Every year, people are killed or seriously injured when working in excavations. Excavation work has to be properly planned, managed, supervised and carried out to prevent accidents. This guide provides advice for those involved in excavation work.

Planning

Before digging any excavations, it is important to plan against the following:

  • Collapse of the sides.
  • Materials falling onto people working in the excavation.
  • People and vehicles falling into the excavation.
  • People being struck by plant.
  • Undermining nearby structures.
  • Contact with underground services.
  • Access to the excavation.
  • Fumes.
  • Accidents to members of the public.

Make sure the necessary equipment needed such as trench sheets, props, baulks, etc., is available on site before work starts.

Excavation Collapse

  • Prevent the sides and the ends from collapsing by battering them to a safe angle or supporting them with timber, sheeting or proprietary support systems.
  • Do not go into unsupported excavations.
  • Never work ahead of the support.
  • Remember that even work in shallow trenches can be dangerous. You may need to provide support if the work involves bending or kneeling in the trench.

Materials Falling into Excavations

  • Do not store spoil or other materials close to the sides of excavations. The spoil may fall into the excavation and the extra loading will make the sides more prone to collapse.
  • Make sure the edges of the excavation are protected against falling materials. Provide toe boards where necessary.
  • Wear a hard hat when working in excavations.

People and Vehicles Falling into Excavations

  • Take steps to prevent people falling into excavations. For any excavation consideration must be given to providing substantial barriers, e.g. guard rails and toe boards.
  • Keep vehicles away from excavations wherever possible. Use brightly painted baulks or barriers where necessary.
  • Where vehicles have to tip materials into excavations, use stop blocks to prevent them from over-running. Remember that the sides of the excavation may need extra support.

People Being Struck by Plant

  • Keep workers separate from moving plant such as excavators. Where this is not possible use safe systems of work to prevent people being struck.
  • Plant operators should be competent.

Undermining Nearby Structures

  • Make sure excavations do not affect the footings of scaffolds or the foundations of nearby structures. Walls may have very shallow foundations which can be undermined by even small trenches.
  • Decide if the structure needs temporary support before digging starts. Surveys of the foundations and the advice of a structural engineer may be needed.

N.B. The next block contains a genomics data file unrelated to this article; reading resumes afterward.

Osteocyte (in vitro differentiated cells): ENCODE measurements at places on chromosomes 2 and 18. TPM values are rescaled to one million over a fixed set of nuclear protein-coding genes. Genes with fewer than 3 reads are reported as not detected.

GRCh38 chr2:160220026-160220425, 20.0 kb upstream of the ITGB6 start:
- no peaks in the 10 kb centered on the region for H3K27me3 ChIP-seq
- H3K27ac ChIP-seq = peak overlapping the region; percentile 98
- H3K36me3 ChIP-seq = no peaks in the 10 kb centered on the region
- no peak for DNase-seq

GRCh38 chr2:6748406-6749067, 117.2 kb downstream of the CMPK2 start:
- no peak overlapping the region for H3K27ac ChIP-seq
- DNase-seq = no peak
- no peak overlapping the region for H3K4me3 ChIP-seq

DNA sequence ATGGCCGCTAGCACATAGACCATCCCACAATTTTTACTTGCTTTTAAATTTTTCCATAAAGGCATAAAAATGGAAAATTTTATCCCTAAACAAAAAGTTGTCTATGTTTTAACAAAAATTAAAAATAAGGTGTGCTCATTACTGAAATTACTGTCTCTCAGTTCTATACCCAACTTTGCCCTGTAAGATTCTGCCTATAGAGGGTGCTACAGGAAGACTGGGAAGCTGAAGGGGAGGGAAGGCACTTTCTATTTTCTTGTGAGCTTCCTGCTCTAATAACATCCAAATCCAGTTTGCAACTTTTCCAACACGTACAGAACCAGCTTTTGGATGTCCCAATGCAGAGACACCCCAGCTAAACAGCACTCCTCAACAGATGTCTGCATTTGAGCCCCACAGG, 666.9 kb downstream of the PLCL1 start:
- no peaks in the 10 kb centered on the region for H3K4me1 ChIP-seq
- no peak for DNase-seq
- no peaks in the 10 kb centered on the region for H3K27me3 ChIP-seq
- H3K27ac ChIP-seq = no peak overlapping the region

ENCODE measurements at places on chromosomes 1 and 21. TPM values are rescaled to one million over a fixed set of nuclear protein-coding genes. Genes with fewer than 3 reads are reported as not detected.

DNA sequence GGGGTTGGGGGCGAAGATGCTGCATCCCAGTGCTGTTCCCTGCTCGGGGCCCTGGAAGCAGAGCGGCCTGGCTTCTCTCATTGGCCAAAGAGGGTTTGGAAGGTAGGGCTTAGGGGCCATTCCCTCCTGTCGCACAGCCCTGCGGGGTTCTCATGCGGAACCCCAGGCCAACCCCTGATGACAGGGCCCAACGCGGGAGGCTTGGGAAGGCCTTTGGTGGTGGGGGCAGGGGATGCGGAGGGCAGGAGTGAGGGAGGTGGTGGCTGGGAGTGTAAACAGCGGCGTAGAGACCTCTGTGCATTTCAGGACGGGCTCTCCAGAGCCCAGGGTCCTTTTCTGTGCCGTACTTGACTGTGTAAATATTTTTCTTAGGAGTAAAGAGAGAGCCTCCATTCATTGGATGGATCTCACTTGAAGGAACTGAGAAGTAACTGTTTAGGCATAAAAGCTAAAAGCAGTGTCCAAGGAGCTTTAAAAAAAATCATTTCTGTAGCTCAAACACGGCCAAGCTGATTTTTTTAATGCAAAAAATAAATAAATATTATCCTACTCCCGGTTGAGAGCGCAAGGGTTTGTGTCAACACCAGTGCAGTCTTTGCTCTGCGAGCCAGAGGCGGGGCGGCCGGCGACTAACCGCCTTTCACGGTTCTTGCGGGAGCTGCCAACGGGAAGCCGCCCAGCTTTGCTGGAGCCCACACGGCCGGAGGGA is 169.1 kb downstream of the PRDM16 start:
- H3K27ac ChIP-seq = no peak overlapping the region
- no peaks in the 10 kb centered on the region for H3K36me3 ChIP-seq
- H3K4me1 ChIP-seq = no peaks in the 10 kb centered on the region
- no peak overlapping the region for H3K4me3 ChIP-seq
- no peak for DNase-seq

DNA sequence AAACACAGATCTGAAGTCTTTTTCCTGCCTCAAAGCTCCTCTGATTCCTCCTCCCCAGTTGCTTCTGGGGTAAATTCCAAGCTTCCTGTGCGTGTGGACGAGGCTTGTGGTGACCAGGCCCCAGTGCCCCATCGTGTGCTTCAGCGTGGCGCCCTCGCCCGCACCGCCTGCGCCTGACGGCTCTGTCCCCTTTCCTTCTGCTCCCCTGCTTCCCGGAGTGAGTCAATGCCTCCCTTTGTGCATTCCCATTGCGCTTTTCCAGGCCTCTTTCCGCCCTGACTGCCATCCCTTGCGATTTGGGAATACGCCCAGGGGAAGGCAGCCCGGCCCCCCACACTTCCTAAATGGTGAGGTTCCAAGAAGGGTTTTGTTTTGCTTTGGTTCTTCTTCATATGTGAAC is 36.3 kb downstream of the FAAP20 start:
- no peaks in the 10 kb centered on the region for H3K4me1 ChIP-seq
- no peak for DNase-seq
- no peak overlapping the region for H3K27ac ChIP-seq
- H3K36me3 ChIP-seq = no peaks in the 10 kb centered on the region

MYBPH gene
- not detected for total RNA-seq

Avoiding Underground Services

  • Look around for obvious signs of underground services, e.g. valve covers or patching of the road surface.
  • Use locators to trace any services. Mark the ground accordingly.
  • Make sure that the person supervising excavation work has service plans and knows how to use them. Everyone carrying out the work should know about safe digging practices and emergency procedures.

Access

  • Provide good ladder access or other safe ways of getting in and out of the excavation.

Fumes

  • Exhaust fumes can be dangerous. Do not site petrol or diesel-engined equipment such as generators or compressors in, or near the edge of, an excavation unless fumes can be ducted away or the area can be ventilated.

Protecting the Public

  • Fence off all excavations in public places to prevent pedestrians and vehicles falling into them.
  • Where children might get onto a site out of hours, take precautions (e.g. backfilling or securely covering excavations) to reduce the chance of them being injured.

Supervision

  • A competent person must supervise the installation, alteration or removal of excavation support.
  • People working in excavations should be given clear instructions on how to work safely.

Inspecting Excavations

A competent person must inspect excavations:

  • At the start of each shift before work begins.
  • After any event likely to have affected the strength or stability of the excavation.
  • After any accidental fall of rock, earth or other material.

A written report should be made after most inspections. Stop work if the inspection shows the excavation to be unsafe.

Legal Requirements

Health and Safety at Work etc Act 1974.
Management of Health and Safety at Work Regulations 1999.
Provision and Use of Work Equipment Regulations 1998.
Construction (Design and Management) Regulations 2007.

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